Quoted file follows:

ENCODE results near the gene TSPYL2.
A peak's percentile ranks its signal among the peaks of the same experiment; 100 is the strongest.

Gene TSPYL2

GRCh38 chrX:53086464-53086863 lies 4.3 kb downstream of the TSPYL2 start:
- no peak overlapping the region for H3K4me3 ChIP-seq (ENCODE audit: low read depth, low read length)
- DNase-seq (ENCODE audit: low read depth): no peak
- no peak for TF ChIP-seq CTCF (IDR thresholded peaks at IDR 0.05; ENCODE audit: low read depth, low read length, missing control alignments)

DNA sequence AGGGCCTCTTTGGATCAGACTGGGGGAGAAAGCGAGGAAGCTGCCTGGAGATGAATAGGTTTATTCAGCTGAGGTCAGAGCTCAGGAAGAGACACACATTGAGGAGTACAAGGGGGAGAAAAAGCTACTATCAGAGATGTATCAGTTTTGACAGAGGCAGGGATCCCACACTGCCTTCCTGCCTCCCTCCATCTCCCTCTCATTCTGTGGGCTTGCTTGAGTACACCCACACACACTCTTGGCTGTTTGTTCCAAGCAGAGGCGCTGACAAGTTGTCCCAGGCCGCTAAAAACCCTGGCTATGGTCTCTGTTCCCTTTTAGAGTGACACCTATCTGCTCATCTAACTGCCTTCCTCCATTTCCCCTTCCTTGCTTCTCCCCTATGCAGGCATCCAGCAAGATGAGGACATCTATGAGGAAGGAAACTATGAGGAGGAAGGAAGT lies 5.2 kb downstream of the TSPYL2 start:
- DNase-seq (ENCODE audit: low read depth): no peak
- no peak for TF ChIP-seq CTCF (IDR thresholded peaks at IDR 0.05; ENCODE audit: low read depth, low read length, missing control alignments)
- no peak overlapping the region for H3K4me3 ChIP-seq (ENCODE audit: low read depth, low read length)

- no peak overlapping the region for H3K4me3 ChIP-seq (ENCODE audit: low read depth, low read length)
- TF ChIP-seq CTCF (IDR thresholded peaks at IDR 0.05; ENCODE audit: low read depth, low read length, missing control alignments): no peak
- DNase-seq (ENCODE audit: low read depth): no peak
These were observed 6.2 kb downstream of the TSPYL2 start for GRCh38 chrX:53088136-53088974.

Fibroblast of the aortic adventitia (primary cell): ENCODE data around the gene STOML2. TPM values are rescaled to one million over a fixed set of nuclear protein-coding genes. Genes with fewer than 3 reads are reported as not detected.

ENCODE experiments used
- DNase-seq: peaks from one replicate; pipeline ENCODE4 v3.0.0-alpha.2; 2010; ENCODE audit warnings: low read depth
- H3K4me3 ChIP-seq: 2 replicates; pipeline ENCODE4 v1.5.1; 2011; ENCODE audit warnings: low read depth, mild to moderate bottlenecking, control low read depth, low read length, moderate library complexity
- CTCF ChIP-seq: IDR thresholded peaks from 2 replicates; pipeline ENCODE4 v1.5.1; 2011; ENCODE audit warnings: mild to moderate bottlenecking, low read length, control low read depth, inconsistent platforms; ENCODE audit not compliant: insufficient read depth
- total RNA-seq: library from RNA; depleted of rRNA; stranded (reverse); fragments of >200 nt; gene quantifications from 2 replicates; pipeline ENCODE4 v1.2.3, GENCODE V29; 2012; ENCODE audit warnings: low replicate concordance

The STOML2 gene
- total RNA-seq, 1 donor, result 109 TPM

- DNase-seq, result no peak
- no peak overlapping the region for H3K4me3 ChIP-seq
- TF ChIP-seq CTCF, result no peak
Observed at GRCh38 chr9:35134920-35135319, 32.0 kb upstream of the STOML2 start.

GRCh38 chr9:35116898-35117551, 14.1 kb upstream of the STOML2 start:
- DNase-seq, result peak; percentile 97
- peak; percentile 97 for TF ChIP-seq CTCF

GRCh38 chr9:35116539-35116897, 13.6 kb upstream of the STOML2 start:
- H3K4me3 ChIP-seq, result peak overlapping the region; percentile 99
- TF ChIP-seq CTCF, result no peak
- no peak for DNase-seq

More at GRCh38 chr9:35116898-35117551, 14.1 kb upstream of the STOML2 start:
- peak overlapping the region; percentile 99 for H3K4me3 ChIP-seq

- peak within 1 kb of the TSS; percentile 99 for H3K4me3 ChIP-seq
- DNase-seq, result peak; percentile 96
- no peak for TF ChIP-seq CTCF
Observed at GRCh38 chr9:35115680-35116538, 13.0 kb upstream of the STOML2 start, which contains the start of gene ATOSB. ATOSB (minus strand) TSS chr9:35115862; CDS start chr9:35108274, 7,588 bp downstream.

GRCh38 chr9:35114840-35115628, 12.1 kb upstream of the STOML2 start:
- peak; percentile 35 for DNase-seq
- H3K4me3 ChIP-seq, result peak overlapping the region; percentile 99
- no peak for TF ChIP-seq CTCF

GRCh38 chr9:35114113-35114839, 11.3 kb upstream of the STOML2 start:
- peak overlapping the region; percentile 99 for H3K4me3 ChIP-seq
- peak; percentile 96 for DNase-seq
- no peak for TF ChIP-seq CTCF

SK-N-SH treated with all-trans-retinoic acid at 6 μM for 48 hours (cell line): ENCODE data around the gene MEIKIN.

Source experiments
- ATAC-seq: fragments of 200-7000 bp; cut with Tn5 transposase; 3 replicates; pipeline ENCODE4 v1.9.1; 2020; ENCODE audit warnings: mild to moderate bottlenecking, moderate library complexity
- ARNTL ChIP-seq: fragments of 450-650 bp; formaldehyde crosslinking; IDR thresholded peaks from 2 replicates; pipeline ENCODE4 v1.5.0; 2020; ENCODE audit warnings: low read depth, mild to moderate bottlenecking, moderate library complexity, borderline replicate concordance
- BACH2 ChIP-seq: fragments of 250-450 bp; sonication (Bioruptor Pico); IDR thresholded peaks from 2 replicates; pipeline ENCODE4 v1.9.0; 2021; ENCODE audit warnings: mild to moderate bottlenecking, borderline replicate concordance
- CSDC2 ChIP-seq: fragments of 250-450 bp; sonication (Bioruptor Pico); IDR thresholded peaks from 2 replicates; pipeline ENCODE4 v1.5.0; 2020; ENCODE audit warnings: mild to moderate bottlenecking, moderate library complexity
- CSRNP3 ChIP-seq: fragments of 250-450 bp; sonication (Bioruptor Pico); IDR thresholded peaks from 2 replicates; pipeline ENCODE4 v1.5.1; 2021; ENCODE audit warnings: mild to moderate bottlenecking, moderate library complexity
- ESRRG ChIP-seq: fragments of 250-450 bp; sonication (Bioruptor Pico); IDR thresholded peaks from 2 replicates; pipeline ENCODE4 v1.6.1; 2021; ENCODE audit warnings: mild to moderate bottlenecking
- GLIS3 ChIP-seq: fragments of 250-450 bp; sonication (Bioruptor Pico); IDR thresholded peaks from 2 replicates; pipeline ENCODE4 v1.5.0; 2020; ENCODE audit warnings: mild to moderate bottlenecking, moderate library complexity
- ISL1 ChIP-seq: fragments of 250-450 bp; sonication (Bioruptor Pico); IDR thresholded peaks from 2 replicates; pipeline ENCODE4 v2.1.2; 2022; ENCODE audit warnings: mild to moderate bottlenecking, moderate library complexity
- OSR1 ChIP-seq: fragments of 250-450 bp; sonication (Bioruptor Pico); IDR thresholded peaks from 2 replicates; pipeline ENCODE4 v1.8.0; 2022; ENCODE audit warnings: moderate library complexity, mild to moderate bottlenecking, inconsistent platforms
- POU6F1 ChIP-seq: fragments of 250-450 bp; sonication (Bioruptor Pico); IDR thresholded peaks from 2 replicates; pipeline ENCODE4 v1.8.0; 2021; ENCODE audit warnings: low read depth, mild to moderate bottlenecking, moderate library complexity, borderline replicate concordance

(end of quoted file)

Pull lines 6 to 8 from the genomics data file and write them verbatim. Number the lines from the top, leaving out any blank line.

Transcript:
- DNase-seq (ENCODE audit: low read depth): no peak
- no peak for TF ChIP-seq CTCF (IDR thresholded peaks at IDR 0.05; ENCODE audit: low read depth, low read length, missing control alignments)

DNA sequence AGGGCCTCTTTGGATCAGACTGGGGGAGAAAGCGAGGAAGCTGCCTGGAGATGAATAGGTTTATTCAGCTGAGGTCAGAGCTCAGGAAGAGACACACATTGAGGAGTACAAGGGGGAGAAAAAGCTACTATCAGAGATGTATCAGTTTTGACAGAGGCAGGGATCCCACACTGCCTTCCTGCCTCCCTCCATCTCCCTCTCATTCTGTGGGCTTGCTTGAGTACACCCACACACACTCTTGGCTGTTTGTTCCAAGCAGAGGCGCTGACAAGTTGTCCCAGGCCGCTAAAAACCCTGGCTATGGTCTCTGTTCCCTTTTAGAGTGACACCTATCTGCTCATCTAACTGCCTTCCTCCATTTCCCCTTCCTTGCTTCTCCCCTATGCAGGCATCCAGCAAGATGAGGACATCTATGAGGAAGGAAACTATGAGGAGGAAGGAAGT lies 5.2 kb downstream of the TSPYL2 start: